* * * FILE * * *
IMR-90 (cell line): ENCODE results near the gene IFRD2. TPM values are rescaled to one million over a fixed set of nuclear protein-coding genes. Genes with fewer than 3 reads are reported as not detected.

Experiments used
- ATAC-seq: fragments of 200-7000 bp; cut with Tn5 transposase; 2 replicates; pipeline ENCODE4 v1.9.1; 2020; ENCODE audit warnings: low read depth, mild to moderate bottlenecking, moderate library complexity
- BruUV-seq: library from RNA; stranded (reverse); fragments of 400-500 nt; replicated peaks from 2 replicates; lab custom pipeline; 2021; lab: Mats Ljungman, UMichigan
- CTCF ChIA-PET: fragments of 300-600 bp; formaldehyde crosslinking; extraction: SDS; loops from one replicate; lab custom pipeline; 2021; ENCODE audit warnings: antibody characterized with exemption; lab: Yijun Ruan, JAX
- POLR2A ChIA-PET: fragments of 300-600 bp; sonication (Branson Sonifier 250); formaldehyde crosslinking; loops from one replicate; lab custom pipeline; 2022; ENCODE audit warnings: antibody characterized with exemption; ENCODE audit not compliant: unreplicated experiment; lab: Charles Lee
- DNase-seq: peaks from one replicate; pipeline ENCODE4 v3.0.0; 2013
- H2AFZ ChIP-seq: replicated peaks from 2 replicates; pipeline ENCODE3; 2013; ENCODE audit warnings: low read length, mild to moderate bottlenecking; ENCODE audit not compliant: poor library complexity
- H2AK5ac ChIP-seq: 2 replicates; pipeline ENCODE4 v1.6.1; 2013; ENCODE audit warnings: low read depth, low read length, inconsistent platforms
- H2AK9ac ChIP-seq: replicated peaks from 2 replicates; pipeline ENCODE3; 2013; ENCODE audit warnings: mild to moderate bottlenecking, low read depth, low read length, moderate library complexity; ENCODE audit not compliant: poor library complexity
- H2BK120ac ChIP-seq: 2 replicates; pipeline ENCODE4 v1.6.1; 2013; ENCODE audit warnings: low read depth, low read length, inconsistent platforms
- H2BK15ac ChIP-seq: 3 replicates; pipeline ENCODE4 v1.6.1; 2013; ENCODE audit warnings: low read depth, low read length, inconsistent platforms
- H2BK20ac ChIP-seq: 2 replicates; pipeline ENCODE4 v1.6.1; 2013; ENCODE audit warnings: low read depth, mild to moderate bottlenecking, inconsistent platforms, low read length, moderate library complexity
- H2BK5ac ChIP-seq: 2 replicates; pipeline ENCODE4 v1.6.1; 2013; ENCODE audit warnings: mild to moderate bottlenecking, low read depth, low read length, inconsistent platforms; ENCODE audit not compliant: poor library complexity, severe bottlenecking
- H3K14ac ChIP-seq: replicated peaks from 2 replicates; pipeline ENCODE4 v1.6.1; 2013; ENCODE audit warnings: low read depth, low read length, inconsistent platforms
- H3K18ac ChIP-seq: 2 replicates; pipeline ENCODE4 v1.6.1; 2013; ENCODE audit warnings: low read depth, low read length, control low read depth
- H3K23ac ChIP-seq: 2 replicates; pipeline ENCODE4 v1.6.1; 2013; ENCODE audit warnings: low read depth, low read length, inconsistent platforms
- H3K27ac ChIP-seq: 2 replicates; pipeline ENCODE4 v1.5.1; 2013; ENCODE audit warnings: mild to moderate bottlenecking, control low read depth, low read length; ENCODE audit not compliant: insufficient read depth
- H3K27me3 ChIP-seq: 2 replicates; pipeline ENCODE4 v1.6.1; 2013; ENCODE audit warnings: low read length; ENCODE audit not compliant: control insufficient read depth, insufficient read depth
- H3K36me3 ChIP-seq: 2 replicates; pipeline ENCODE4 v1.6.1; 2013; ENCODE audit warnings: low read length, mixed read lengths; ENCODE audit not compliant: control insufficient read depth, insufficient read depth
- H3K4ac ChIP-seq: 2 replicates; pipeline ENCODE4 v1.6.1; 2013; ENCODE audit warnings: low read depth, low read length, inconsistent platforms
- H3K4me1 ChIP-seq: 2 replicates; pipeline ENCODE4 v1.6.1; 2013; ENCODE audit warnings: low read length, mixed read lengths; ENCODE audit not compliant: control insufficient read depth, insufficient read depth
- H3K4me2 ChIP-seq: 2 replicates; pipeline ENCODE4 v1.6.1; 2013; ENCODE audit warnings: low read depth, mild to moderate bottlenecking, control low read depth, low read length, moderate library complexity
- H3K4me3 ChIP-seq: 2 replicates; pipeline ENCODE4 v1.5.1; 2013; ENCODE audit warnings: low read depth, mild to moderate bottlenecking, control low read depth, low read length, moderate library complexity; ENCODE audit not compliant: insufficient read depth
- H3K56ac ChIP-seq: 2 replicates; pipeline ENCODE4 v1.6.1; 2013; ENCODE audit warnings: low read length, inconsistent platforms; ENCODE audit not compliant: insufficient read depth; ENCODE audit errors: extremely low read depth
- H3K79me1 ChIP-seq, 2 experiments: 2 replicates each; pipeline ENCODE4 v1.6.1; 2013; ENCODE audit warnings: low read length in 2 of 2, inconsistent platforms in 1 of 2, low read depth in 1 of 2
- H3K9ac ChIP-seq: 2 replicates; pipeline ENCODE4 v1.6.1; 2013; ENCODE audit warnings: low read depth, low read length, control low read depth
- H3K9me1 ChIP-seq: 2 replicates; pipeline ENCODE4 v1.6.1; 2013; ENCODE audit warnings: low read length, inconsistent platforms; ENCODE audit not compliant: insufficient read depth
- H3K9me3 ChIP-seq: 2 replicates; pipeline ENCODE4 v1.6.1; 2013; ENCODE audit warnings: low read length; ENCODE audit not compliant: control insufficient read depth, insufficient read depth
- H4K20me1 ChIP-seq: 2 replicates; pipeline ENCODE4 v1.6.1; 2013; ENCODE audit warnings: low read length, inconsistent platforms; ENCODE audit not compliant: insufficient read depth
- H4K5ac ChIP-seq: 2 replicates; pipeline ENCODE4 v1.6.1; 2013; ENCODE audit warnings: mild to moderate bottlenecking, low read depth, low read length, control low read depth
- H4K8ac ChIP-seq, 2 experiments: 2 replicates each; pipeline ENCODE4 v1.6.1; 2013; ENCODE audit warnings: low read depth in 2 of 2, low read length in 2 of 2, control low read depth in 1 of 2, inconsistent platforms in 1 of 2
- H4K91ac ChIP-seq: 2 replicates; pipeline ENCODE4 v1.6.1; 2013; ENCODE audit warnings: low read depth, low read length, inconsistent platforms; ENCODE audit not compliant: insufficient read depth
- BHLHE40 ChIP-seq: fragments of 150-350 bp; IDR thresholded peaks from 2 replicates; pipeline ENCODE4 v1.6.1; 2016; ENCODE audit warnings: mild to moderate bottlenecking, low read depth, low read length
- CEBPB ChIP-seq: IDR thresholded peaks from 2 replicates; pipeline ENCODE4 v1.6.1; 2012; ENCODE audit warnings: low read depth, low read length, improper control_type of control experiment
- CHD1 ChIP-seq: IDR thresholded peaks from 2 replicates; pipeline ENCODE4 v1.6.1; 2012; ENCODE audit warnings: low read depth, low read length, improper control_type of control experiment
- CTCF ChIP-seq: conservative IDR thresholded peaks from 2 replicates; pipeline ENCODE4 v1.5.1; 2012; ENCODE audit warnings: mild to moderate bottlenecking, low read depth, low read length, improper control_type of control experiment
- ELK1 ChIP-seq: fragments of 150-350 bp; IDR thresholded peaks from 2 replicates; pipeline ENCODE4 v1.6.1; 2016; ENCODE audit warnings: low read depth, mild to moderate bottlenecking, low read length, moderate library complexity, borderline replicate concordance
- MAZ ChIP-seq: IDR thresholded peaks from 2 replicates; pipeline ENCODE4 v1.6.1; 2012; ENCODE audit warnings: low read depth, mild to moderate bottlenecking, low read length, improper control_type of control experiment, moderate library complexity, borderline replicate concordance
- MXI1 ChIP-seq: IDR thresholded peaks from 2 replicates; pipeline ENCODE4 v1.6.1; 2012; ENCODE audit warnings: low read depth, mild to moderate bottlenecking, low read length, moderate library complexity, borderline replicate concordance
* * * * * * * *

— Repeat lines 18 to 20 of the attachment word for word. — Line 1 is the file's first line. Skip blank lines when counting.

- H3K27ac ChIP-seq: 2 replicates; pipeline ENCODE4 v1.5.1; 2013; ENCODE audit warnings: mild to moderate bottlenecking, control low read depth, low read length; ENCODE audit not compliant: insufficient read depth
- H3K27me3 ChIP-seq: 2 replicates; pipeline ENCODE4 v1.6.1; 2013; ENCODE audit warnings: low read length; ENCODE audit not compliant: control insufficient read depth, insufficient read depth
- H3K36me3 ChIP-seq: 2 replicates; pipeline ENCODE4 v1.6.1; 2013; ENCODE audit warnings: low read length, mixed read lengths; ENCODE audit not compliant: control insufficient read depth, insufficient read depth